In my first kombucha recipe, one of the concerns some of you had was the use of sugar to feed the yeast and bacteria. As I pointed out, very little sugar is left behind. But if you’re drinking a few nips of the stuff per day, it can add up to several teaspoons. So I gave things a crack using rice malt syrup, which contains no fructose.
RMS is a blend of complex carbohydrates, maltose and glucose. It’s fructose free, slow releasing and doesn’t dump on the liver like pure glucose. This recipe below was previously included in my fructose-free chai kombucha post, but I felt it was lost amongst the star anise and cinnamon sticks, so I’m sharing it here as a stand alone.
I’d read that honey doesn’t work when making kombucha – the theory being the antibacterial agents kill the SCOBY (symbiotic colony of bacteria and yeast). So I was a little concerned about rice malt syrup – it’s a fermented product and I had a picture of the different bacteria squabbling for attention in the bowl, eventually annihilating each other. Plus, I’d used RMS to make my Fermented Ginger-Ade and found it needed to be a blend of sugar and RMS to work properly. Oh, and having spoken to various experts and Google-ing the bejesus out of the topic, I found no one had tried it this way.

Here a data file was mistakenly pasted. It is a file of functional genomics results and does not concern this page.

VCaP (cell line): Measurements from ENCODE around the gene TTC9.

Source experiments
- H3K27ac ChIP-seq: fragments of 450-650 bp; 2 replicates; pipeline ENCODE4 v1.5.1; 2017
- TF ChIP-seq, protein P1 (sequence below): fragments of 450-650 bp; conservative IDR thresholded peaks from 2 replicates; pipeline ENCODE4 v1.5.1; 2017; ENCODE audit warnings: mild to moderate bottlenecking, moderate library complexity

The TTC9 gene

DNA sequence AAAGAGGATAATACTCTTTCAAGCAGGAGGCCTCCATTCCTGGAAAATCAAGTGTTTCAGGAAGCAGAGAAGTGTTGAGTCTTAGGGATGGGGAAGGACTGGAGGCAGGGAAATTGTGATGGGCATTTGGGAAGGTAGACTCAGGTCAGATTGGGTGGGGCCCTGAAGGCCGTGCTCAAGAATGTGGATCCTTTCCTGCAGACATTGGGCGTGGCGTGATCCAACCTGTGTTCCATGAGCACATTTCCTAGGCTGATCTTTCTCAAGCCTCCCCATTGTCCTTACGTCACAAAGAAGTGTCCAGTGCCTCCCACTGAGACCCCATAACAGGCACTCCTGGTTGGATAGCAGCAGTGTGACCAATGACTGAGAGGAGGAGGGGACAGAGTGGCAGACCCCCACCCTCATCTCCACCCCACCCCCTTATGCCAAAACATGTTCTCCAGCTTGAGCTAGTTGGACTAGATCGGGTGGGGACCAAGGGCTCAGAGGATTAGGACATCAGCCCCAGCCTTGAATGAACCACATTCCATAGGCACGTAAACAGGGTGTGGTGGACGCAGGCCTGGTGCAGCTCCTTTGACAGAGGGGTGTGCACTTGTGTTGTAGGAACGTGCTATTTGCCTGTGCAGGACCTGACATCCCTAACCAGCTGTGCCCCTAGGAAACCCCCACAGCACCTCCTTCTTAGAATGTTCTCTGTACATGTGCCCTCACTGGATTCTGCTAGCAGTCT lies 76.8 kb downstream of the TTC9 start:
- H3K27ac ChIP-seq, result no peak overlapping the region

But, I can report back from the mouldy frontline: Rice malt syrup makes a perfect kombucha.
- 1 litre pure, filtered water (note: most recipes advise not using tap as the chlorine can kill the SCOBY. I personally use tap and have not had issues.)
- ¼ cup rice malt syrup
- 2 organic black tea bags (many say non-organic tea just doesn’t work as well)
- ½ cup pre-made kombucha (from a previous batch or a commercial one in a bottle…see below)
- 1 SCOBY
You might need to leave it to ferment an extra day or two, and I think it does produce a slightly tarter result…which I personally MUCH prefer. If you’ve been off sugar a while, you’ll probably be the same.
What’s your favourite way to make kombucha?